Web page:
The Marvelous Efficiency Of Dabbawallahas

Mumbai, India is one of the world's biggest and busiest cities. The pace of life is so fast, even eating can be a challenge. But everyday, thousands of people have lunch their way, thanks to a company that's so good, even Americans are taking notice.
Talk about fast food. With their signature white caps, they're as much of a lunchtime staple in Mumbai as the curry they carry.

They're called dabbawallahas, reports CBS News correspondent Seth Doane. Rough translation: "lunch box men." A vestige of colonial days, and only possible in a country where labor is cheap, 5,000 dabbawallahas deliver home cooked meals every day - all for less than $10 a month.

The dabbawallahas pick up your lunch at home and deliver it to the office. They're on time, every time. And they don't slow down for curious reporters, Doane found out.

"Turns out it's just not possible to keep up with the dabbawallahas while in a vehicle," Doane said. "So I will be running after the dabbawallahas. On average, each dabbawallaha travels 86 miles a day. We followed 23-year-old Vishnu, or at least tried to."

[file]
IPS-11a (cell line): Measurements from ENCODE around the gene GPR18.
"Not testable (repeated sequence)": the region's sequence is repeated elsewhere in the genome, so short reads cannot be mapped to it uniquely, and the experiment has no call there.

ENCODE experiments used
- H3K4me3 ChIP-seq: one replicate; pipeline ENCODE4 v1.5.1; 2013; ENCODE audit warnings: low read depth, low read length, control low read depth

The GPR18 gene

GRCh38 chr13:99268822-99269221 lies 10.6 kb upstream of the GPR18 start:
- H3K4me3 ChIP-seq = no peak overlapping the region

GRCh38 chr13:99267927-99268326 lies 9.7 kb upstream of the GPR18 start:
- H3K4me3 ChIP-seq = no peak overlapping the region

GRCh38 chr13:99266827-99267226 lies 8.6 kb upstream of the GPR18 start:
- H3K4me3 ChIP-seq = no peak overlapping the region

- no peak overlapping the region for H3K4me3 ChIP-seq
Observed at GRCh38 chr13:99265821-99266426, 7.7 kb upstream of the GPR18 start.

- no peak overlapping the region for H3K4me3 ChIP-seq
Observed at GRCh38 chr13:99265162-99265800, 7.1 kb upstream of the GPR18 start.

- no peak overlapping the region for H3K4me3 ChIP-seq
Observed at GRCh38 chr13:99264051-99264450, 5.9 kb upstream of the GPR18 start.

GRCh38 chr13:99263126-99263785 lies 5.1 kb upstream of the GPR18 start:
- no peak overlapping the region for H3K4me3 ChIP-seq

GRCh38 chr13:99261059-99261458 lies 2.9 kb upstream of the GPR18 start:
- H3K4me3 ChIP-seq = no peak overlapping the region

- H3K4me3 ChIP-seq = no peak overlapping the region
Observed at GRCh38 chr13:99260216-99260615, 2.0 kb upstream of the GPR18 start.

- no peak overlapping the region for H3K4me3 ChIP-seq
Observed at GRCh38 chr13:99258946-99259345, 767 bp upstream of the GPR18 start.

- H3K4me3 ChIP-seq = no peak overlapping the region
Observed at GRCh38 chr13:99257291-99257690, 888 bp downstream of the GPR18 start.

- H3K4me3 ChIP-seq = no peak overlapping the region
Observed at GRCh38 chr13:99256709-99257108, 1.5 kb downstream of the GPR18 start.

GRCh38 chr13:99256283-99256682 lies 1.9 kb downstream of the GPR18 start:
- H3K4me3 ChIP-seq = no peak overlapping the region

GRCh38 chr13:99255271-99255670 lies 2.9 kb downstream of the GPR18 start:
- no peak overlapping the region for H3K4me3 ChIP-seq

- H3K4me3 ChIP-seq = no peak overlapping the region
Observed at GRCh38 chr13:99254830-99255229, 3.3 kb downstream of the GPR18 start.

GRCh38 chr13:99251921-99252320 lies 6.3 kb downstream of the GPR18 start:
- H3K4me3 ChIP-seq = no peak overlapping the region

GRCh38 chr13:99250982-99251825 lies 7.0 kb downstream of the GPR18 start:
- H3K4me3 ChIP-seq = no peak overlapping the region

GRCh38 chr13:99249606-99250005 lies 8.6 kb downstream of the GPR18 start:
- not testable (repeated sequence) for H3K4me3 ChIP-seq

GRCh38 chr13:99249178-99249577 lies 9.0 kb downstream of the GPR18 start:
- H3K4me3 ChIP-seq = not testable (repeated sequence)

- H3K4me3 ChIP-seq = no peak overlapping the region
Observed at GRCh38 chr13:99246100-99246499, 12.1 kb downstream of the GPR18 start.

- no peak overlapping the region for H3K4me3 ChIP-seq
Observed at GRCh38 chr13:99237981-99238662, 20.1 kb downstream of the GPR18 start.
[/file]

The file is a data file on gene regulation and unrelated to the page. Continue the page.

The little metal lunch boxes are relabeled and rearranged, according to pickup and drop-off points. A lunch might change hands four times before it reaches its destination. With a predominantly illiterate workforce, it's all done with colors and codes.

Strangely enough, the intricate balancing act works. The dabbawallahas deliver about a million meals a week and average only about four mistakes a month. Forbes magazine gives them a 99.999% accuracy rating, top-notch business schools who have studied the system say the dabbawallahas could teach westerners a thing or two.

Their secrets, they say, are abandoning bad customers, and pricing enthusiasm over experience, Doane reports.

"And I add one - endurance helps, too," Doane said.